Posted Fri May 25, 2018 at 10:35 AM PDT by Steven Cohen
Alexa has been up to no good.
According to a report by The Washington Post and Seattle news station KIRO 7, an Amazon Echo mistakenly recorded a family's conversations and then sent them to a person in their contacts list without their knowledge. Though apparently just an elaborate fluke, the issue raises some pretty big questions about privacy in the age of smart speakers and always-connected recording devices.
The incident occurred in Portland, Oregon two weeks ago when the family in question received a distressing phone call from one of the husband's employees. The caller alerted the family to shut off their Alexa for fear they were "being hacked." It turns out the Echo had sent recordings of the family to the man without the family ever knowing. According to Amazon via an email statement to the Post, the Echo woke up when it heard a word it mistook for "Alexa." It then incorrectly interpreted the family's conversation as a "send message" request. The device then apparently asked "To whom?" out loud and then misheard the background talk as a name from the family's contact list. In response to the glitch, Amazon told the Post, "As unlikely as this string of events is, we are evaluating options to make this case even less likely."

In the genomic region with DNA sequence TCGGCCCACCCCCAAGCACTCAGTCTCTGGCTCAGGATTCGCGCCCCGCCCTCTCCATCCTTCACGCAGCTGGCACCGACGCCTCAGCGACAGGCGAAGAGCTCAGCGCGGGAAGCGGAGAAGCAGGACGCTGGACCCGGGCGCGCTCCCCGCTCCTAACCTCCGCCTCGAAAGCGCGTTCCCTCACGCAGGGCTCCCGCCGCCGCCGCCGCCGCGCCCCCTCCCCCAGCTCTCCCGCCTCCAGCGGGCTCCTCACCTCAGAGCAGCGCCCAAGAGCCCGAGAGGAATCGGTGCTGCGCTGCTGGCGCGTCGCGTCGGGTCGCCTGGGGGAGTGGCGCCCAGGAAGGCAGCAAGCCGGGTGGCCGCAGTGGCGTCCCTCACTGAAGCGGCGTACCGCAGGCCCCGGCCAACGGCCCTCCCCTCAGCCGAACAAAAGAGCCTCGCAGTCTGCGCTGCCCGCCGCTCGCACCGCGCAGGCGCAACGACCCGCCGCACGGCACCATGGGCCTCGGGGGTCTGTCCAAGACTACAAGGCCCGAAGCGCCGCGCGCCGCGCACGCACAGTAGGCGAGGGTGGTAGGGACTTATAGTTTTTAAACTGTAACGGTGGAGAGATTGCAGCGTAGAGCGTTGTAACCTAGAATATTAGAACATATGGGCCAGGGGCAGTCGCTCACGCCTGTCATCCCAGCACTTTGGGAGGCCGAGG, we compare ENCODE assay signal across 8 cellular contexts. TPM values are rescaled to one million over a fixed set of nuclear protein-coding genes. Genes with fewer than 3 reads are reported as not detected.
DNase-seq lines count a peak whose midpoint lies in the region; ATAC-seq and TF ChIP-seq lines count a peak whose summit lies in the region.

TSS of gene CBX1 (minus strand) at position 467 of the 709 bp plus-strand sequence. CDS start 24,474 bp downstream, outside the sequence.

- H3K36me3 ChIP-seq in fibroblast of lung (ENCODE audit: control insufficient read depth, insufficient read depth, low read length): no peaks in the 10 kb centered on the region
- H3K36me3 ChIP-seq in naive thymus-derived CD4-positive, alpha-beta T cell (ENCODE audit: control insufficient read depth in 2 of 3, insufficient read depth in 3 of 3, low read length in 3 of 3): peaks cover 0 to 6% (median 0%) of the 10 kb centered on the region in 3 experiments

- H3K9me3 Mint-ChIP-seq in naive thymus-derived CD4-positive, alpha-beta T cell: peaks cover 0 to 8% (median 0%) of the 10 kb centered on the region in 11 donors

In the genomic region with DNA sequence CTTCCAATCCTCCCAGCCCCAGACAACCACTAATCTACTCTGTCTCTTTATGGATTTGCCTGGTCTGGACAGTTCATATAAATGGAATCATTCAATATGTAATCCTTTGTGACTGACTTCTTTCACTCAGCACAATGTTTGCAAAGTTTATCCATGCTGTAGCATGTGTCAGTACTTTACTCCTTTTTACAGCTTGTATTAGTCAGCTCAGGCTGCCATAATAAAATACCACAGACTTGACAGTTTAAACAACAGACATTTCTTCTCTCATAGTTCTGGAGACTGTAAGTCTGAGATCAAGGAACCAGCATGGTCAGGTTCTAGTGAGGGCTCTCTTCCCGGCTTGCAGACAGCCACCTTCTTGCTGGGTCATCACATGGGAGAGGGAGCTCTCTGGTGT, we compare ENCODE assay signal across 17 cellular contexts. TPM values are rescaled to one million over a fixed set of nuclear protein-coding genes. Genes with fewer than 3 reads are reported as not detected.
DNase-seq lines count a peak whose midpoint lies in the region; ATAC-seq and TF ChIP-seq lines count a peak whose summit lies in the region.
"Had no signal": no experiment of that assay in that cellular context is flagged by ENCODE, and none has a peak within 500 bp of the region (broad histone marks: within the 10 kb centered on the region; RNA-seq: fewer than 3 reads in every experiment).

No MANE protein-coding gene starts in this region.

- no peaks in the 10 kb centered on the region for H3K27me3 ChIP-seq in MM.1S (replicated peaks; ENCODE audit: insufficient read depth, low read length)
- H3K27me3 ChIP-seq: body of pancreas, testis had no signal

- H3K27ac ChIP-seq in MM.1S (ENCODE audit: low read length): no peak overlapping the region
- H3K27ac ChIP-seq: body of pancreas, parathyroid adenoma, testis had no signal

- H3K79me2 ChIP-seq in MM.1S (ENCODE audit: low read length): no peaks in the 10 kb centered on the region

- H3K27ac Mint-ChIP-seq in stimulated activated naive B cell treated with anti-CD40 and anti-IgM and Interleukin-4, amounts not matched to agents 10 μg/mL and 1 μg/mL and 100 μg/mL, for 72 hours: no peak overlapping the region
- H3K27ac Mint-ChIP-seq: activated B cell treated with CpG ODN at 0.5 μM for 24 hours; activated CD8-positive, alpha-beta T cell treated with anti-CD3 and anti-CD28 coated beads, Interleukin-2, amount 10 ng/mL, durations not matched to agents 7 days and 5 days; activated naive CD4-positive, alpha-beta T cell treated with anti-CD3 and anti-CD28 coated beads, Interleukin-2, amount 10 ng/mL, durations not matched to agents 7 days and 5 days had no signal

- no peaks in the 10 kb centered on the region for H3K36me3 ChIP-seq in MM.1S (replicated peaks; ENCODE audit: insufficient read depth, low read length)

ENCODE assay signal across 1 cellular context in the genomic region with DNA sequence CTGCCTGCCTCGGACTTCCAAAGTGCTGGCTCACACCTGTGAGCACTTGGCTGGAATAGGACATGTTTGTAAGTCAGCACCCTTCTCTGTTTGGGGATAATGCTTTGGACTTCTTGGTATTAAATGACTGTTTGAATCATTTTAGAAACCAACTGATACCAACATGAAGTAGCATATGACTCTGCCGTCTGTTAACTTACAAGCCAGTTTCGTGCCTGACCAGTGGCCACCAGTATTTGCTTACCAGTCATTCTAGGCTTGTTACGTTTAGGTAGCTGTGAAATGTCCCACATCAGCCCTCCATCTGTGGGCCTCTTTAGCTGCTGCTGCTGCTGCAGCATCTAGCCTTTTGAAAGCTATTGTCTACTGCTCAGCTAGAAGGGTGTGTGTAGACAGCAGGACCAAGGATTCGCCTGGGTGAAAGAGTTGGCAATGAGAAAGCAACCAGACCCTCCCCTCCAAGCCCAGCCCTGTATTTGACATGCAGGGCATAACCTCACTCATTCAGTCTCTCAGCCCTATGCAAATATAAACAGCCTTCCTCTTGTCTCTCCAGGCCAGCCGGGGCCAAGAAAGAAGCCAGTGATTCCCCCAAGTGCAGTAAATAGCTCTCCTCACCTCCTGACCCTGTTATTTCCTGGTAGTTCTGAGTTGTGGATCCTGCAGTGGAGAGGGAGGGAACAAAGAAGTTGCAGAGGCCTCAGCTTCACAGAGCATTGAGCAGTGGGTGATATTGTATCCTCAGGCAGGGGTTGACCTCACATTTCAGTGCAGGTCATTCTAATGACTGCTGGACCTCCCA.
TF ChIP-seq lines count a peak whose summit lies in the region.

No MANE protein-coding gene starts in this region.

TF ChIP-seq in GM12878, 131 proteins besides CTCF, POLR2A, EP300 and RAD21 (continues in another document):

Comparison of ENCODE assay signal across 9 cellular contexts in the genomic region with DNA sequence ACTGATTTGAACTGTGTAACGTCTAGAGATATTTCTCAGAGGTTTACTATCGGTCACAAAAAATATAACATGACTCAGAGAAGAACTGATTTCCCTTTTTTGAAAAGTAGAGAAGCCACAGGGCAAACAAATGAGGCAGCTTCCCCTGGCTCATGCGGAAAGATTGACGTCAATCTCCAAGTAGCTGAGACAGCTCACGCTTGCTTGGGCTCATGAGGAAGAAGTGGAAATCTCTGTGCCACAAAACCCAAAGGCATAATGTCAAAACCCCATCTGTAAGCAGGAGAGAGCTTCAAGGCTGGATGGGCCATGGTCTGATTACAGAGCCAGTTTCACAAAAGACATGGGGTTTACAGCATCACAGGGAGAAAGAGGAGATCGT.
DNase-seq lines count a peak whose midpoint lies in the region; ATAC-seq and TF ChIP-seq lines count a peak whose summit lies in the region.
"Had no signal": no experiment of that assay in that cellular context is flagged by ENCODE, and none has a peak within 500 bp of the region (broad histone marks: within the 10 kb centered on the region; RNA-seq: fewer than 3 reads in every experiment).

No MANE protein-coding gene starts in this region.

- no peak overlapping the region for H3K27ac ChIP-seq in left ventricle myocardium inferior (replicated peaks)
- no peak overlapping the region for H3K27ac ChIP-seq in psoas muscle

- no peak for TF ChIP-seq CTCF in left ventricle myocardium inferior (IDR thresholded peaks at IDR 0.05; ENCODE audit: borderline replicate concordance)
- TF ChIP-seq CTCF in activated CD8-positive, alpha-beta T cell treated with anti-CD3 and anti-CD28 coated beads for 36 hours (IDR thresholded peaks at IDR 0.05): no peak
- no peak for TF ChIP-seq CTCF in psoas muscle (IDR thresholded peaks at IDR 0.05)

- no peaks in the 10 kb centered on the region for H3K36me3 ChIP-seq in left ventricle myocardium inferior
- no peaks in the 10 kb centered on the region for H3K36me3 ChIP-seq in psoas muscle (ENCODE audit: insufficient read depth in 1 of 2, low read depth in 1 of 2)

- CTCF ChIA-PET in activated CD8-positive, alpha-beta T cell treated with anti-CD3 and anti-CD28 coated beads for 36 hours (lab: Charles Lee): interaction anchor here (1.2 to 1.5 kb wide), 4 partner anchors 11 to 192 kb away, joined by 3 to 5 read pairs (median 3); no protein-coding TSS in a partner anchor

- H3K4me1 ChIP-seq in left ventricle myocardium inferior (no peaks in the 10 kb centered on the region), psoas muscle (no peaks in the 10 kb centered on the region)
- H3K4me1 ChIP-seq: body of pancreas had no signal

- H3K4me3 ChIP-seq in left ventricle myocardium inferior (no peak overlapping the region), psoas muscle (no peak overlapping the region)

Spying concerns about Alexa devices have arisen before, particularly when a flaw was discovered last month that allowed Echo units to continue listening to customers without their knowledge. Though Amazon fixed the issue after being warned of its existence, continued mistakes like the one in Portland show that the company still has more kinks to work out when it comes to protecting its users' privacy.
Smart speakers and even televisions with microphones and voice recognition are becoming increasingly popular additions to many modern households, offering hands-free streaming, control of other smart products, and AI assistant features. But as Alexa's growing pains reveal, we should probably still be very careful about what we say around our appliances.
Source The Washington Post
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